Now that the COVID-19 vaccine is available for children 12 years of age and older, many pre-teens and teens are eager to sign up to be protected and return to normal activities.
But some pre-teens and teens are saying “not so fast.” If your child is hesitant to get the vaccine, here are five ways to talk to them about the vaccine, its benefits and how to prepare them for it.
Address any misinformation they may be hearing. Some common myths include the vaccine being approved too quickly, children not getting sick with COVID-19, and the vaccine causing infertility. Review some myths to bust with your child to help put their mind at ease. Help your child find accurate, up-to-date information from reliable news sources, rather than relying on social media or stories from friends.
Share with them why it’s important. While it’s true that kids aren’t getting COVID-19 at the same rate as adults, they can certainly get ill and even be hospitalized. It is still important for everyone who is eligible to be immunized to do so. Talk to your child about why getting the vaccine can help:
Return to traditional in-person school, sports and other extracurricular activities.
Get rid of mask-wearing requirements.
Protect loved ones by stopping the spread of the virus.
Reach herd immunity (herd immunity is when a large portion of the community becomes immune to a disease, either through vaccination or by having had the disease). Once enough of our population is immunized, the virus will have trouble spreading.
Make it a joint decision. Remember when you were a teenager and your parents told you to do something? It made you want to do the exact opposite, right? Listening to your child’s concerns and fears about the COVID-19 vaccine validates their feelings. Teaching them how to make important decisions, like getting a vaccine, is one of our most important jobs as parents.
Prepare them for the shot. One in five people is afraid of needles. For many, this is reason enough to bypass getting the COVID-19 vaccine. But following the 3 C’s (Communicate, Comfort, Calm) can help prepare your child. And, if your child receives the vaccine at our Nationwide Children’s Hospital vaccine clinic, Child Life is available to provide support for those who need it.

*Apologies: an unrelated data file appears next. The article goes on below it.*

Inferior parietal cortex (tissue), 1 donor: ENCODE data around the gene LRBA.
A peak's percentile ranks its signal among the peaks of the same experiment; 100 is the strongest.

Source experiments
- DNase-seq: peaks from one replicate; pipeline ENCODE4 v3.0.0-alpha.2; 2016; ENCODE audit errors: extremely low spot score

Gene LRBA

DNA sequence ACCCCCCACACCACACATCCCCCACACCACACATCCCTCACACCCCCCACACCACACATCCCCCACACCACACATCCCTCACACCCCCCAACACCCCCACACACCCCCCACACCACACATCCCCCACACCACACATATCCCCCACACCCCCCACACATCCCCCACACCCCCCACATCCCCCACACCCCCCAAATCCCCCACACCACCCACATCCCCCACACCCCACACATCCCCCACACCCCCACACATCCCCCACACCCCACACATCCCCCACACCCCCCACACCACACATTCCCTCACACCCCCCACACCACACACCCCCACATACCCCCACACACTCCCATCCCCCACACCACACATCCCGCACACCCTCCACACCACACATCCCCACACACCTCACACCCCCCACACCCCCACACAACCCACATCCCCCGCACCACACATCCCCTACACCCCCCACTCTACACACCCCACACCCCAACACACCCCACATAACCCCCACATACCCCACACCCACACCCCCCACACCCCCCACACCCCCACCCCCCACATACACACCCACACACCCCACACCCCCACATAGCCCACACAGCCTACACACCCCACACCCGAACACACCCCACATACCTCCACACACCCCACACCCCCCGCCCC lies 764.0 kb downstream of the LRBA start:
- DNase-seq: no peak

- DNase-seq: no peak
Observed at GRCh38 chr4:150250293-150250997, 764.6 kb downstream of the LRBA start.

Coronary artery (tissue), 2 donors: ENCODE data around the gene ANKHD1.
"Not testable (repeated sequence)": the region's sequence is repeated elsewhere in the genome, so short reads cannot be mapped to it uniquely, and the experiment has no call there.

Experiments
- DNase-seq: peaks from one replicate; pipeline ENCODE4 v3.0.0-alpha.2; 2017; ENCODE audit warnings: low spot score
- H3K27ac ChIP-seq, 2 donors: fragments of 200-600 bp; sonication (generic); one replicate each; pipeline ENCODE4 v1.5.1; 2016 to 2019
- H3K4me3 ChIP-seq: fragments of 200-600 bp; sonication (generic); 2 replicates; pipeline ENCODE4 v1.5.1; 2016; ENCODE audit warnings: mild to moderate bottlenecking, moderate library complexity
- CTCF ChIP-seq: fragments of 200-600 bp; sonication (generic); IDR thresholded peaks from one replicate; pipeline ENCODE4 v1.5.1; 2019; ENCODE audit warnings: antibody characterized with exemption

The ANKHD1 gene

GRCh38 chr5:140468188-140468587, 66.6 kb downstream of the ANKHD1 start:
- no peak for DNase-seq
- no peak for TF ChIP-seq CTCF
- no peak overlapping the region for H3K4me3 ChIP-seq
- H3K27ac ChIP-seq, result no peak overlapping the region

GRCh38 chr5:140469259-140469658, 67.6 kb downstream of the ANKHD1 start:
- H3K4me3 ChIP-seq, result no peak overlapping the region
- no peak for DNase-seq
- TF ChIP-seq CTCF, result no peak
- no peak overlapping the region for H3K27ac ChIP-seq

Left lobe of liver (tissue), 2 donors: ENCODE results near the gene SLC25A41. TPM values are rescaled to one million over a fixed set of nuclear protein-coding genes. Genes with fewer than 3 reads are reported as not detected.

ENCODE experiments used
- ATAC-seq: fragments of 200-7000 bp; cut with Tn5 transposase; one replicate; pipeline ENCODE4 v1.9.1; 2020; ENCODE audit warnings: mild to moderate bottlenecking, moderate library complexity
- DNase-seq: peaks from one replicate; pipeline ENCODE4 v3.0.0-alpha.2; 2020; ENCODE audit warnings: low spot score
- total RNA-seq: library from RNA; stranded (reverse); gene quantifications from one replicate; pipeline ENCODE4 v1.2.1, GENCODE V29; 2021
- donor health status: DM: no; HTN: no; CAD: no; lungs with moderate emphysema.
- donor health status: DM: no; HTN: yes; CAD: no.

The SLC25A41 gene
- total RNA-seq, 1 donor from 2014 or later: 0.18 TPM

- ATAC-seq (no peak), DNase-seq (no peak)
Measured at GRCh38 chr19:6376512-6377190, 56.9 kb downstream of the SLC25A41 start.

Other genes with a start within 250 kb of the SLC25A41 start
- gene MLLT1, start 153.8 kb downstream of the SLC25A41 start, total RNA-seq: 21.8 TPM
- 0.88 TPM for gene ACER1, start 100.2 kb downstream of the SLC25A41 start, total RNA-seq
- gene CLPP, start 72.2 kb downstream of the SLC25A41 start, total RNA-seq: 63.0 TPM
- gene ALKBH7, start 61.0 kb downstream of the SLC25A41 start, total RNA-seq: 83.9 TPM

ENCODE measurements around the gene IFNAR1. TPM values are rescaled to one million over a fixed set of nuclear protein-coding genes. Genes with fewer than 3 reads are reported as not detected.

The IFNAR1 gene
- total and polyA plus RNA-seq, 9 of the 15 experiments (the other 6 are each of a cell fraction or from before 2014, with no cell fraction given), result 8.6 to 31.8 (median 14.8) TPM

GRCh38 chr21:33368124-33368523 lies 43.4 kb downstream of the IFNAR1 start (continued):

Communicate: Talk to your child about what to expect. For example, when they arrive for their vaccine, they may be asked to swap out their mask for a medical mask. They will be asked a few questions by a medical professional. Let them know that when they receive the shot, it may pinch or hurt, but this usually only lasts a few seconds. They will also need to stay at the vaccine clinic for 15 minutes after getting their shot to make sure they don’t have a reaction of any kind. Tell them that as of May 12, 2021 more than 263 million people have received at least one dose of a COVID-19 vaccine.
Comfort: Let your child know you are proud of them for making the decision to get vaccinated. Ask them how they are feeling after getting the shot.
Calm: Create a plan to do something fun after the vaccine.
Prepare them for its after-effects. Let your child know they may experience side effects, like body aches, fatigue (tiredness) and headache after getting the shot, but these symptoms typically only last one to two days. This is a sign that the vaccine is doing what it’s supposed to do, which is recognize the virus and fight it off. Due to limited data on the impact of pain relievers on antibody response, we do not recommend pre-medicating children with medications like ibuprofen or acetaminophen before they receive the COVID-19 vaccine. However, if kids experience symptoms such as fever, headache and injection site pain after the vaccine, use of either of these medications is appropriate as directed.
As parents, we strive to keep our children safe. The COVID-19 vaccine is just one way to do this. Click here to schedule a COVID-19 vaccine appointment for you and/or your child or to learn more about COVID-19 vaccine walk-in availability.
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